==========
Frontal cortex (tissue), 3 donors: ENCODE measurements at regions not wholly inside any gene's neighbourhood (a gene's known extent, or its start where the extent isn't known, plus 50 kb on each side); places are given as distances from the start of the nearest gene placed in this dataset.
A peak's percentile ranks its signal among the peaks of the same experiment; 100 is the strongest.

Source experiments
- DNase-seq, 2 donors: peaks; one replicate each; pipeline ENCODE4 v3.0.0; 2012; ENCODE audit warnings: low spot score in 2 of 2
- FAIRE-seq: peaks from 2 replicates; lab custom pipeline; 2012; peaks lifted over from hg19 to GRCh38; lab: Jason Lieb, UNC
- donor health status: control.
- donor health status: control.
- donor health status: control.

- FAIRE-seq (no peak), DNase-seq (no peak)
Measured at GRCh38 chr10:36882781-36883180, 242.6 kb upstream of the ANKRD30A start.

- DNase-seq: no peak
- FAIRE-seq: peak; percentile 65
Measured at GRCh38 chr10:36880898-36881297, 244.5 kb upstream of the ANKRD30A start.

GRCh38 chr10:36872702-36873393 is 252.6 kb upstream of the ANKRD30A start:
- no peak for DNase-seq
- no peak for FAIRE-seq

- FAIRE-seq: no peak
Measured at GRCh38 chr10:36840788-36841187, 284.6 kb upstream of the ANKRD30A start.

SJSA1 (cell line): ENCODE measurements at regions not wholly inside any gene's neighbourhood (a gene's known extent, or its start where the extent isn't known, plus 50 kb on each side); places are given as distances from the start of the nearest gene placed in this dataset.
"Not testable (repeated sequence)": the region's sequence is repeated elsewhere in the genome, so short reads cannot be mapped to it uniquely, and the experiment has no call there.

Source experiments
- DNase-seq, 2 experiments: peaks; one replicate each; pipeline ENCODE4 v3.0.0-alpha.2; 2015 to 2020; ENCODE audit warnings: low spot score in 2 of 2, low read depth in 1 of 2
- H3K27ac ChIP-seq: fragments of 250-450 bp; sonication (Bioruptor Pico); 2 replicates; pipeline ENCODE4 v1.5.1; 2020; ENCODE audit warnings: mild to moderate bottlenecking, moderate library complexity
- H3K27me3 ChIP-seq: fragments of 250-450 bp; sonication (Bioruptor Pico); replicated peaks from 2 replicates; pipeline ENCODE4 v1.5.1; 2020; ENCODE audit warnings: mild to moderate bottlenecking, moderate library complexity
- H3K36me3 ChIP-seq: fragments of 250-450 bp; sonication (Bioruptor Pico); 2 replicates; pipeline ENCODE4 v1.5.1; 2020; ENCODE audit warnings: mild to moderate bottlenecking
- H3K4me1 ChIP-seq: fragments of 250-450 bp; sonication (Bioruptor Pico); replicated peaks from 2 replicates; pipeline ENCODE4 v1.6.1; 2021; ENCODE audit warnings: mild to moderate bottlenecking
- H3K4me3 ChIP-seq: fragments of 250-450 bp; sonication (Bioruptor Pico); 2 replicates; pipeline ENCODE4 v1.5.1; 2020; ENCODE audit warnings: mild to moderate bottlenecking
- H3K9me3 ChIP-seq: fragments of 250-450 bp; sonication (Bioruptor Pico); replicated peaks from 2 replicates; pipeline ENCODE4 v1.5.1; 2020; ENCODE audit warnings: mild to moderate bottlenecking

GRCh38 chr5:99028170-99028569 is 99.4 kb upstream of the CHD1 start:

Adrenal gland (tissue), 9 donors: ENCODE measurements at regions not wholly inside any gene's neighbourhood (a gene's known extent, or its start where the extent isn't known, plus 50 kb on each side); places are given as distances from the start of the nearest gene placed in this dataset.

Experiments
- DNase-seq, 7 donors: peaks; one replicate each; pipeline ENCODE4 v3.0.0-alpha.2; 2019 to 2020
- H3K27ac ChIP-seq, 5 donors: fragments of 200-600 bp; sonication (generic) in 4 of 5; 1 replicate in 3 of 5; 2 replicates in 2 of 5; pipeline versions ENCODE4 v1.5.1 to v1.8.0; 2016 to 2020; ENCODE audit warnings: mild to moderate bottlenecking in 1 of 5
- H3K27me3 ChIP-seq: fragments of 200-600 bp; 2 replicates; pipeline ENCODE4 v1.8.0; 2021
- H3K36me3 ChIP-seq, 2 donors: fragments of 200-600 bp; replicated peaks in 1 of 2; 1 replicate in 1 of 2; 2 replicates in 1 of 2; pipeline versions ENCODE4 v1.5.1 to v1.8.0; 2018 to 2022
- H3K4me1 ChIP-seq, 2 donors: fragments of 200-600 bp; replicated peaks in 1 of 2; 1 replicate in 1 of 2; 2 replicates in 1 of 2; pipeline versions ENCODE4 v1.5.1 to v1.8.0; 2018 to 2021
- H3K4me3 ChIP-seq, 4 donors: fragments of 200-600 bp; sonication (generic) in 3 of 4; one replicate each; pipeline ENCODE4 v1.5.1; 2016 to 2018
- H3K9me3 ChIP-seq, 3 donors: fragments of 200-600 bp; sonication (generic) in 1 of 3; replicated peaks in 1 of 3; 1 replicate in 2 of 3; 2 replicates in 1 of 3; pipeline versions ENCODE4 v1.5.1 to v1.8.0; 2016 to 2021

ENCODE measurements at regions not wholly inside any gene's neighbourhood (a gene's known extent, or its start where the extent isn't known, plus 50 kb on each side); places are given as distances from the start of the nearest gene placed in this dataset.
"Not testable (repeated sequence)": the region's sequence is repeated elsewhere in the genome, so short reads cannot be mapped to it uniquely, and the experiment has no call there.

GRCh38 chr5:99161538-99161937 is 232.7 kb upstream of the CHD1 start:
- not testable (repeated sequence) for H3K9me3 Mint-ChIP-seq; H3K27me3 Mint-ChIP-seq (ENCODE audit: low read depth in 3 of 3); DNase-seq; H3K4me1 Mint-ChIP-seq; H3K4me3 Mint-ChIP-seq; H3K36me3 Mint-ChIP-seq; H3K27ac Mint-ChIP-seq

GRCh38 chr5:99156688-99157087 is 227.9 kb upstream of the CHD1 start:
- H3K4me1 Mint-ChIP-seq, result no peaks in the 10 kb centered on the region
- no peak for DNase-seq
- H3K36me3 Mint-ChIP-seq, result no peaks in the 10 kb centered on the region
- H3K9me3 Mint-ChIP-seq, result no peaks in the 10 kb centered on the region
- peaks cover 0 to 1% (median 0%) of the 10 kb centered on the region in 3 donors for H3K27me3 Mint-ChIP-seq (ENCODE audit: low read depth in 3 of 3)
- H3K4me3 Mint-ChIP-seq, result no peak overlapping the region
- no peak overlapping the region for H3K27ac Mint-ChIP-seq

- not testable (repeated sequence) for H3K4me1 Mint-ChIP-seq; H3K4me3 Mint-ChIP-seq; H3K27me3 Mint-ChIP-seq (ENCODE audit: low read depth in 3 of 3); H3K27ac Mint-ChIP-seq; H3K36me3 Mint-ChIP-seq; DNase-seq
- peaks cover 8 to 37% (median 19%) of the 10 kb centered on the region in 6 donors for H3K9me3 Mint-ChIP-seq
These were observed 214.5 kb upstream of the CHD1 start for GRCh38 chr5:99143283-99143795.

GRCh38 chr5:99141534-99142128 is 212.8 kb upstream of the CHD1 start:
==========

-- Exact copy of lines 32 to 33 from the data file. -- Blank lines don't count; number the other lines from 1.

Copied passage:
- DNase-seq, 7 donors: peaks; one replicate each; pipeline ENCODE4 v3.0.0-alpha.2; 2019 to 2020
- H3K27ac ChIP-seq, 5 donors: fragments of 200-600 bp; sonication (generic) in 4 of 5; 1 replicate in 3 of 5; 2 replicates in 2 of 5; pipeline versions ENCODE4 v1.5.1 to v1.8.0; 2016 to 2020; ENCODE audit warnings: mild to moderate bottlenecking in 1 of 5